Drupal in China: Impressions after a Hackathon and a DrupalCamp

May 17, 2016
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At the Chinese Hackathon

In the Open Source community, the best way to get involved, and learn, is to dive in, head-first, at the deep end.

This is exactly the reason why we run hackathons: to introduce new concepts to developers in an environment where they can be nurtured. By combining a hackathon with a DrupalCamp, developers get enveloped in a blanket of Drupal and Open Source for a few days, essential for rapid development of skills in new technology.

Recently I was invited by CI&T to Ningbo, China to run a Drupal 8 hackathon. My job was to ensure that not only were all developers fluent in Drupal 8, but also that the community benefited from the porting of modules to expand the available feature set.

We took some time at the beginning of the hackathon to go over how Drupal 8 differs from Drupal 7, and how to write modules in an object-oriented manner. We also discussed dependency injection, other open source components Drupal 8 uses, and which Drupal 7 modules would provide the most impact with a port to Drupal 8.

After splitting into four teams, we assigned both modules and themes for the teams to port. This was the first time in an Acquia/CI&T hackathon that a team had selected a theme to port. This allowed us to stretch our Twig muscles and dive into the new Drupal 8 template system.

Our teams decided to port the following modules:

The astute reader will notice that even though only four teams participated, they committed to porting five modules and a theme — and they succeeded!

The CI&T teams and myself are currently steering these modules through the drupal.org patch approval process. We’ll be seeing a bunch of new functionality ready for Drupal 8 sites soon!

Straight after completing the hackathon, the team and I travelled by train from Ningbo back into Shanghai for DrupalCamp China 2016.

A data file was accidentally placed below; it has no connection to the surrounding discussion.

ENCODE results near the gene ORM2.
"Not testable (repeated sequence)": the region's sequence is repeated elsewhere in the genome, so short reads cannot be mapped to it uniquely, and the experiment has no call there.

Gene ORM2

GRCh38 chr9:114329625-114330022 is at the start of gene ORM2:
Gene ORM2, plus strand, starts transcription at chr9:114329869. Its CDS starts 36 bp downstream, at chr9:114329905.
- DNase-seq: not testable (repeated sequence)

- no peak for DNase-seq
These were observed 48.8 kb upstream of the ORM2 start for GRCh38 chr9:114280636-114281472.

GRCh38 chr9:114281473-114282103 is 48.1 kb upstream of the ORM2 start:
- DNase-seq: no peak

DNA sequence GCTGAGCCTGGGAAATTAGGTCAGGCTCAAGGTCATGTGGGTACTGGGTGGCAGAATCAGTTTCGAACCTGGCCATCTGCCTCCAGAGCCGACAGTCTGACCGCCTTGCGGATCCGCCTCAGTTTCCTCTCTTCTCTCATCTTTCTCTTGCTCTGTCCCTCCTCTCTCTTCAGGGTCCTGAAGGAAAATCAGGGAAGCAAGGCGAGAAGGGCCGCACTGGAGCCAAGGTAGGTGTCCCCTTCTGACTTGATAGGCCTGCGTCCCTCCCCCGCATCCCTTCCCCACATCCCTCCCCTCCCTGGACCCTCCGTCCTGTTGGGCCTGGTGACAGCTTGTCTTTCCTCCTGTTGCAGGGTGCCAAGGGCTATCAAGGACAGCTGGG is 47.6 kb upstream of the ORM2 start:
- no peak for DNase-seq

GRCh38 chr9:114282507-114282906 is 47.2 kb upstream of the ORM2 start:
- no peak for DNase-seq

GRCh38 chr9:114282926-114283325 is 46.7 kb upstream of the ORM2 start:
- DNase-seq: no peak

With tracks catering to Drupal, design, and open source in general, this camp was an opportunity to further evangelise about the great work being done in the community, and to learn from others.

Looking around at the DrupalCamp, it was clear to me how much both the general perception of Drupal and the Shanghai developer pool has grown since I last visited almost a year ago to the day.

Every single person I spoke to at the event, even those not embedded in the community, was acutely aware of how Drupal was being used around the world. Most had their own ideas about how to cultivate further growth in China.

Last year, much of the focus was around learning what Drupal is; this year I was asked more questions around how to demonstrate and sell Drupal into the enterprise -- hugely encouraging to witness!

The high level of vendor support at the camp also provided me with a chance to discuss how different organisations can overcome the technical and business challenges to platforming Drupal within China -- something I have my own opinions on.

My overall feeling after these Chinese events -- the hackathon and the DrupalCamp -- was that given enough momentum for change, and with the Chinese government starting to open access through the GFW (Great Firewall) in some situations, it’s only a matter of time before the Chinese intranet and the wider internet truly share the same network, allowing us to bring fast, modern digital experiences to China.

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"with the Chinese government

"with the Chinese government starting to open access through the GFW (Great Firewall) "
Any evidence? It seems China is tightening control on the Internet.